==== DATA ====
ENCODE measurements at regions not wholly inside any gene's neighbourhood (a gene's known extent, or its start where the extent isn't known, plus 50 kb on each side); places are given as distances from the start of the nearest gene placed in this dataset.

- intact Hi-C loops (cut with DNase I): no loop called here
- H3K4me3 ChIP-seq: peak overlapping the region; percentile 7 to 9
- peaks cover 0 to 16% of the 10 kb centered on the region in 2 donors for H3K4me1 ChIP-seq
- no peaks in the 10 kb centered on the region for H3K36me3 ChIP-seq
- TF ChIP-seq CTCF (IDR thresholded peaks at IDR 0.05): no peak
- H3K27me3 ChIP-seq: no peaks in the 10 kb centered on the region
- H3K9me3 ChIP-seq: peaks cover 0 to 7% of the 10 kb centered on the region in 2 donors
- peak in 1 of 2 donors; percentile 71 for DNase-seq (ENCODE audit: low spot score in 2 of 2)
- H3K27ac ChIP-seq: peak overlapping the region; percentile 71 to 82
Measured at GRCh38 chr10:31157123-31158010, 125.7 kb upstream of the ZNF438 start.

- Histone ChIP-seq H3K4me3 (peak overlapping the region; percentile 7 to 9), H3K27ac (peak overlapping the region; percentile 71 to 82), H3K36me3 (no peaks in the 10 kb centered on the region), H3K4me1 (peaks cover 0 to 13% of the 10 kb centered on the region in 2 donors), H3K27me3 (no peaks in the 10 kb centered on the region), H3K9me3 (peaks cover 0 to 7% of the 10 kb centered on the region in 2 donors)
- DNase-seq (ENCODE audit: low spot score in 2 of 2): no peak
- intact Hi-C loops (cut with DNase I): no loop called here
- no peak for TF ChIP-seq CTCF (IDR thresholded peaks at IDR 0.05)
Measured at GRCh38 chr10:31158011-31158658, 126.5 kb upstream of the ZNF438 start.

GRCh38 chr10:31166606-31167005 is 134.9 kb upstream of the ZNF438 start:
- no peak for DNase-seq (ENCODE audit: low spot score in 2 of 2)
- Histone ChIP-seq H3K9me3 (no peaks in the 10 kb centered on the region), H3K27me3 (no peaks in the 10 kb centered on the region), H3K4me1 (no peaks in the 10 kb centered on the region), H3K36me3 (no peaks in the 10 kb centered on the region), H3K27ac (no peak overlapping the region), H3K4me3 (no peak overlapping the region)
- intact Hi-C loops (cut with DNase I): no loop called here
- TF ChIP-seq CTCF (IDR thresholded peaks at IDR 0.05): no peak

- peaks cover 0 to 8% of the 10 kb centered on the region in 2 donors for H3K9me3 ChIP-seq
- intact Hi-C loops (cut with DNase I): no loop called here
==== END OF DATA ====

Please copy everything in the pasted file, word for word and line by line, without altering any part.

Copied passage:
ENCODE measurements at regions not wholly inside any gene's neighbourhood (a gene's known extent, or its start where the extent isn't known, plus 50 kb on each side); places are given as distances from the start of the nearest gene placed in this dataset.

- intact Hi-C loops (cut with DNase I): no loop called here
- H3K4me3 ChIP-seq: peak overlapping the region; percentile 7 to 9
- peaks cover 0 to 16% of the 10 kb centered on the region in 2 donors for H3K4me1 ChIP-seq
- no peaks in the 10 kb centered on the region for H3K36me3 ChIP-seq
- TF ChIP-seq CTCF (IDR thresholded peaks at IDR 0.05): no peak
- H3K27me3 ChIP-seq: no peaks in the 10 kb centered on the region
- H3K9me3 ChIP-seq: peaks cover 0 to 7% of the 10 kb centered on the region in 2 donors
- peak in 1 of 2 donors; percentile 71 for DNase-seq (ENCODE audit: low spot score in 2 of 2)
- H3K27ac ChIP-seq: peak overlapping the region; percentile 71 to 82
Measured at GRCh38 chr10:31157123-31158010, 125.7 kb upstream of the ZNF438 start.

- Histone ChIP-seq H3K4me3 (peak overlapping the region; percentile 7 to 9), H3K27ac (peak overlapping the region; percentile 71 to 82), H3K36me3 (no peaks in the 10 kb centered on the region), H3K4me1 (peaks cover 0 to 13% of the 10 kb centered on the region in 2 donors), H3K27me3 (no peaks in the 10 kb centered on the region), H3K9me3 (peaks cover 0 to 7% of the 10 kb centered on the region in 2 donors)
- DNase-seq (ENCODE audit: low spot score in 2 of 2): no peak
- intact Hi-C loops (cut with DNase I): no loop called here
- no peak for TF ChIP-seq CTCF (IDR thresholded peaks at IDR 0.05)
Measured at GRCh38 chr10:31158011-31158658, 126.5 kb upstream of the ZNF438 start.

GRCh38 chr10:31166606-31167005 is 134.9 kb upstream of the ZNF438 start:
- no peak for DNase-seq (ENCODE audit: low spot score in 2 of 2)
- Histone ChIP-seq H3K9me3 (no peaks in the 10 kb centered on the region), H3K27me3 (no peaks in the 10 kb centered on the region), H3K4me1 (no peaks in the 10 kb centered on the region), H3K36me3 (no peaks in the 10 kb centered on the region), H3K27ac (no peak overlapping the region), H3K4me3 (no peak overlapping the region)
- intact Hi-C loops (cut with DNase I): no loop called here
- TF ChIP-seq CTCF (IDR thresholded peaks at IDR 0.05): no peak

- peaks cover 0 to 8% of the 10 kb centered on the region in 2 donors for H3K9me3 ChIP-seq
- intact Hi-C loops (cut with DNase I): no loop called here